The California Workers' Compensation Insurance Rating Bureau will be proposing to the Department of Insurance a mid-year rate decrease of 5% from the rate adopted by the Department in October.
This is the second consecutive proposed rate decrease and is 10.5% lower than the industry average filed rate of $2.57 as of Jan. 1, 2016.
The estimated ultimate medical cost per indemnity claim, including medical cost-containment expenses, is $42,334 for 2015, according to WCIRB data. In 2011, the estimated ultimate medical cost was $45,508.
Claim frequency is also down about 1% from 2014 to 2015.
But average paid allocated loss-adjustment expenses – costs that can be directly linked to a claim such as bill review and defense attorney fees – per indemnity claim increased 10% in 2015 to $975 from $887 in the first 12 months of a claim.
Compare to 2012 when carriers paid an average of $768 per claim in ALAE at the 12-month point.
Other negative trends noted by the WCIRB include a rapid escalation in the number of liens filed and an increase in cumulative trauma claims.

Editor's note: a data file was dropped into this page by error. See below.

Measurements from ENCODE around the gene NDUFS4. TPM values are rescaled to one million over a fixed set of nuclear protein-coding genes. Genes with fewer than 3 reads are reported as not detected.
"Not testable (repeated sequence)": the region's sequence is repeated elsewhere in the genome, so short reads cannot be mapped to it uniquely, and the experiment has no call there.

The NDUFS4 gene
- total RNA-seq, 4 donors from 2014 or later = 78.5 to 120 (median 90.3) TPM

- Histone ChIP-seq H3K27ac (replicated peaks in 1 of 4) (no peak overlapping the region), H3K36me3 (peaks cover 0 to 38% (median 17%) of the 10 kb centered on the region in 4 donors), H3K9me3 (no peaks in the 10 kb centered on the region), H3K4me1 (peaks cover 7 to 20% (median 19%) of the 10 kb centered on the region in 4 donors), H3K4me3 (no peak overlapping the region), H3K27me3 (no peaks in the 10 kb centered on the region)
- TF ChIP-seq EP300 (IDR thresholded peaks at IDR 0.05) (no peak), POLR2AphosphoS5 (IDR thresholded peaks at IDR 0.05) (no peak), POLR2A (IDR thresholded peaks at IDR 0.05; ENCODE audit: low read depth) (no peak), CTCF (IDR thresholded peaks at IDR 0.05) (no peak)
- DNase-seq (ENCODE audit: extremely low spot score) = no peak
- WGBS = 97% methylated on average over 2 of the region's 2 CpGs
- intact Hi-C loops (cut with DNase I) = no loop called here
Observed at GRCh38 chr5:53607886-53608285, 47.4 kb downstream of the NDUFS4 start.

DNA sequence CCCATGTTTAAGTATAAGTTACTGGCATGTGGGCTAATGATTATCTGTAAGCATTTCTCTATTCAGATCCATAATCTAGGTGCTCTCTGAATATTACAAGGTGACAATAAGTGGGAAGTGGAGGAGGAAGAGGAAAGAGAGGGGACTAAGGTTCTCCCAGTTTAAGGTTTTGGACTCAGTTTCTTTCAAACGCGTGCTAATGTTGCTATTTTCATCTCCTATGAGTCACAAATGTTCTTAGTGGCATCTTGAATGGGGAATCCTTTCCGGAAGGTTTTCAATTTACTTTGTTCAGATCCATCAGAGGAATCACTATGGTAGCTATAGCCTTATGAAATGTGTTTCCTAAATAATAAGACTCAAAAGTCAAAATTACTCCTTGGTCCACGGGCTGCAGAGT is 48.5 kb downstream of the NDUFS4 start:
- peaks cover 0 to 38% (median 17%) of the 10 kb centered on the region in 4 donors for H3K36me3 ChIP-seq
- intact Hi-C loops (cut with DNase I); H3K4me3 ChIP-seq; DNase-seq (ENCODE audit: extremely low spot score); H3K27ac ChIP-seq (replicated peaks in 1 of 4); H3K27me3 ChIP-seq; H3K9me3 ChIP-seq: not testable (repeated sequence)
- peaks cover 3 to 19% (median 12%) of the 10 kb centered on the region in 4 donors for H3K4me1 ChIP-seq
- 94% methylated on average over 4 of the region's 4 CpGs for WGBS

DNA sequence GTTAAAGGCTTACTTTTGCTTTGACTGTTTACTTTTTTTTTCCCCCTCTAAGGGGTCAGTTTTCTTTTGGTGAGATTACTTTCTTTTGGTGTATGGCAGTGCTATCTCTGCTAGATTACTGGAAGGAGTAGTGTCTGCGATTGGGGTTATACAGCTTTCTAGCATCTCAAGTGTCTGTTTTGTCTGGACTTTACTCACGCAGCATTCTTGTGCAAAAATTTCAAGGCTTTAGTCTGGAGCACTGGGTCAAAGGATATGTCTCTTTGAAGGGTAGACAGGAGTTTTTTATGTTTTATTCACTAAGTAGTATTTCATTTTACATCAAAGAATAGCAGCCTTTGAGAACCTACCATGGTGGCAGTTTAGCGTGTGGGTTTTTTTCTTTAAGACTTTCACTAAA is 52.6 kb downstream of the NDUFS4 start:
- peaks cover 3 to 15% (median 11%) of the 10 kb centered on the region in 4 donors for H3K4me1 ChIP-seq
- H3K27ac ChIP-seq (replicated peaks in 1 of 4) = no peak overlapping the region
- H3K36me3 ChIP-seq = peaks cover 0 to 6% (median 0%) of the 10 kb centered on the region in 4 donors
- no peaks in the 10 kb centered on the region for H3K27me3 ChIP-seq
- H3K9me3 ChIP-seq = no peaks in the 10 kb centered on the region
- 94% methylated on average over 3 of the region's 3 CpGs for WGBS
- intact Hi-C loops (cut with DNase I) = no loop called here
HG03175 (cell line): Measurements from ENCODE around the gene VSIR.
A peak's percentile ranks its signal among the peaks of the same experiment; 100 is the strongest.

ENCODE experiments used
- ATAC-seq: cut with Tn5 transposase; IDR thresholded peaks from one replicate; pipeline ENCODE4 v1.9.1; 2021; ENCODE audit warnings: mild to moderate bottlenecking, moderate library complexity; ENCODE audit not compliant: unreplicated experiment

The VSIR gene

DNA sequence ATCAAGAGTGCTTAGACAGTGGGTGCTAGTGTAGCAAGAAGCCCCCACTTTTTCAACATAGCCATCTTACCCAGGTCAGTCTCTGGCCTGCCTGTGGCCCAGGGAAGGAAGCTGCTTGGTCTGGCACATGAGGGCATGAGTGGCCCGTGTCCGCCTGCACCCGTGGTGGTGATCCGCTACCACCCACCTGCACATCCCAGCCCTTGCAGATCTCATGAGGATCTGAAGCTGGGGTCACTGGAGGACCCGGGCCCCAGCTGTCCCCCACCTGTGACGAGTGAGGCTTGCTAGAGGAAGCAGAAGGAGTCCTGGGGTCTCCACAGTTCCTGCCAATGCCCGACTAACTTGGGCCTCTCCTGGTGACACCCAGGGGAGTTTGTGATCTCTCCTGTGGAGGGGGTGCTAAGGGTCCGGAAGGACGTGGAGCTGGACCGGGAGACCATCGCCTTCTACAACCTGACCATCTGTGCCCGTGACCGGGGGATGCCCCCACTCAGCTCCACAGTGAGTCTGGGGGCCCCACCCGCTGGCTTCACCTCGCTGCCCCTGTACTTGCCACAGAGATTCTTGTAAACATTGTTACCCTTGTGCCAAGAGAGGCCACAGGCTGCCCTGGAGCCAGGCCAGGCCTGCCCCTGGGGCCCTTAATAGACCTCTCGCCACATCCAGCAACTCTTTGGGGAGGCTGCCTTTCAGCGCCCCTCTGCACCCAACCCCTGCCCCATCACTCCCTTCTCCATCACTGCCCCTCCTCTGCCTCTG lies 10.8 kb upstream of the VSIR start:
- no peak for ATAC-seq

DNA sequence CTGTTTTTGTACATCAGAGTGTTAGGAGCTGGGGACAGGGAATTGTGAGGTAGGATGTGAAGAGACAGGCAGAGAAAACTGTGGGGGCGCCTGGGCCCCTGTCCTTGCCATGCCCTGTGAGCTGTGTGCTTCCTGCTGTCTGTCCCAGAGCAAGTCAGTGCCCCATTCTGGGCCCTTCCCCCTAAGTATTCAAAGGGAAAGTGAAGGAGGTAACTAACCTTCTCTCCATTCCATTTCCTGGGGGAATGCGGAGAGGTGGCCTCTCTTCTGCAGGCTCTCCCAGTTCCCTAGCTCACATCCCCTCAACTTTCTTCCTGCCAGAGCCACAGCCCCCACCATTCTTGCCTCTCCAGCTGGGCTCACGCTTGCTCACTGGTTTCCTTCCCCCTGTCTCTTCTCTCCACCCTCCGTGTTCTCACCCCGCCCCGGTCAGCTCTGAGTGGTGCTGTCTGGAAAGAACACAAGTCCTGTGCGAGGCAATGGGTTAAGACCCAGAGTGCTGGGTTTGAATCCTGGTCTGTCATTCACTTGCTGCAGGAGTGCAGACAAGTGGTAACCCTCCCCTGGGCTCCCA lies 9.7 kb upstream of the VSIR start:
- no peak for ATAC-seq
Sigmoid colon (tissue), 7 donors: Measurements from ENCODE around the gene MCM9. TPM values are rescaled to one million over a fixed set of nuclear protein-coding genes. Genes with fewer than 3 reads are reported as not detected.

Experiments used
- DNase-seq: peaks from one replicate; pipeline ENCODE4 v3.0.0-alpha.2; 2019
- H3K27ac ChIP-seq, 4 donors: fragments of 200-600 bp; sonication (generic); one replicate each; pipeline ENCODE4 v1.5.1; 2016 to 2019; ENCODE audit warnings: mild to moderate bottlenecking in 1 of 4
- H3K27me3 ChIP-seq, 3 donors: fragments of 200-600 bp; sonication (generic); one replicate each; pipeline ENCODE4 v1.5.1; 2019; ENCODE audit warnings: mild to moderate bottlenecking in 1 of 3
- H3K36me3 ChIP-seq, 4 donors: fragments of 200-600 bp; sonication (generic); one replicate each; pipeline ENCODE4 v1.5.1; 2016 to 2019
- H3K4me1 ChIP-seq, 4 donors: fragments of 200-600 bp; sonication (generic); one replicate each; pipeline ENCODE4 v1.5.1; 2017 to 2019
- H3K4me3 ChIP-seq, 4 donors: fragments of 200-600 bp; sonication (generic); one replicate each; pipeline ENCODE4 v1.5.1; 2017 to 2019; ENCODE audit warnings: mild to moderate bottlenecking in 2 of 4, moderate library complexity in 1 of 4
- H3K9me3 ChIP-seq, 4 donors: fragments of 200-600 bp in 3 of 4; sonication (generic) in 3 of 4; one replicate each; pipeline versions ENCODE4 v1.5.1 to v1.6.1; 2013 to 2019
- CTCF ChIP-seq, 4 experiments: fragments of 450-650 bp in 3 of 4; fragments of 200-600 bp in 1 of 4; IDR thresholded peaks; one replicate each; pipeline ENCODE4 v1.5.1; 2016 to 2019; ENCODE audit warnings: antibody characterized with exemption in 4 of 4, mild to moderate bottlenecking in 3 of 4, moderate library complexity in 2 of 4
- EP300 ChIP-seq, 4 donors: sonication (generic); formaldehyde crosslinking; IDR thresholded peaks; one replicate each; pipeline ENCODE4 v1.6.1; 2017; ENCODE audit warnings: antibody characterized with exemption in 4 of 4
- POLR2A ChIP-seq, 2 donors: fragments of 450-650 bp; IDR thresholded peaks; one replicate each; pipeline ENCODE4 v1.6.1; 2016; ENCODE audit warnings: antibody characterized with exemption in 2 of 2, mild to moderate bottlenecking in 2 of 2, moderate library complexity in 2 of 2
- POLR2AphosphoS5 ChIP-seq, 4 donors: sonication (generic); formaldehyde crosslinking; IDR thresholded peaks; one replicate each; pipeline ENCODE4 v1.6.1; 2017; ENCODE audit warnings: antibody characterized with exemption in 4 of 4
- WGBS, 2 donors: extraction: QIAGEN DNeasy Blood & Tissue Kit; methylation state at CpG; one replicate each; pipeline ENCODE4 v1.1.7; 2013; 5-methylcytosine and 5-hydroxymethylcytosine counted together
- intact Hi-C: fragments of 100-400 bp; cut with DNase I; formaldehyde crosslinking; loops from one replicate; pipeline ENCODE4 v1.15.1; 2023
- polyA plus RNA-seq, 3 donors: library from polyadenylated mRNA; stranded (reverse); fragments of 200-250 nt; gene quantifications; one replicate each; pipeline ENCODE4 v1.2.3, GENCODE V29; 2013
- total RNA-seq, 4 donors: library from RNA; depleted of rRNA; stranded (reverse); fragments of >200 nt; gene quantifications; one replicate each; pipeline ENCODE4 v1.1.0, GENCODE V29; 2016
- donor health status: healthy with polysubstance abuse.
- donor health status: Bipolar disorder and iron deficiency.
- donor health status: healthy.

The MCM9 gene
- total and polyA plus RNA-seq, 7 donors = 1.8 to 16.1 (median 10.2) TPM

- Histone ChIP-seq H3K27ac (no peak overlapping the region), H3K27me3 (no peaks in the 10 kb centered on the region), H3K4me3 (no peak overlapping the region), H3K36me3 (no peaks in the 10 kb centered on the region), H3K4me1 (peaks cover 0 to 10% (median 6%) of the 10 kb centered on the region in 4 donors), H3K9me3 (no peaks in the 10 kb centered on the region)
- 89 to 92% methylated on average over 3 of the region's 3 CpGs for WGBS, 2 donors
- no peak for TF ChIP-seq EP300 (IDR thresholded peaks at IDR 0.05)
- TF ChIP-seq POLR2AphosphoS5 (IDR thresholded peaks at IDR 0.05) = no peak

In 2011 463,000 liens were filed. A surge in 2012 after the passage of SB 863 but before implementation of its lien fee provisions isn't counted by the bureau because of that anomaly, but lien filing plummeted to 189,000 in 2014, only to nearly double in 2015, when more than 362,000 liens were filed.
Cumulative trauma claims have grown from about 10% of all indemnity claims in 2006 to nearly 1 out of every 5 indemnity claims, 17.9%, in 2014. The trend upwards has been steady: 15.8% of indemnity claims involving a cumulative trauma were filed in 2013 and the number was 12.9% in 2012.
All of this is good and well if you're a workers' compensation insurance company - according to the data the overall cost of managing workers' compensation claims in California costs less than prior to SB 863.
The government will claim (again) SB 863 victorious. The insurance industry will say things are starting to work.
Of course, the advisory rate is illusory - there is no mechanism to force carriers to adopt it, or pass along the savings to employers; this is free market insurance after all.
And the base rate is only one part of the premium calculation. Many employers will wonder why their premiums haven't descended lock step and their workers' representatives will argue that benefits remain inadequate.
It's all sort of Blazing Saddles like.
Governor William J. Le Petomane: Holy underwear! Sheriff murdered! Innocent women and children blown to bits! We have to protect our phoney baloney jobs here, gentlemen! We must do something about this immediately! Immediately! Immediately! Harrumph! Harrumph! Harrumph!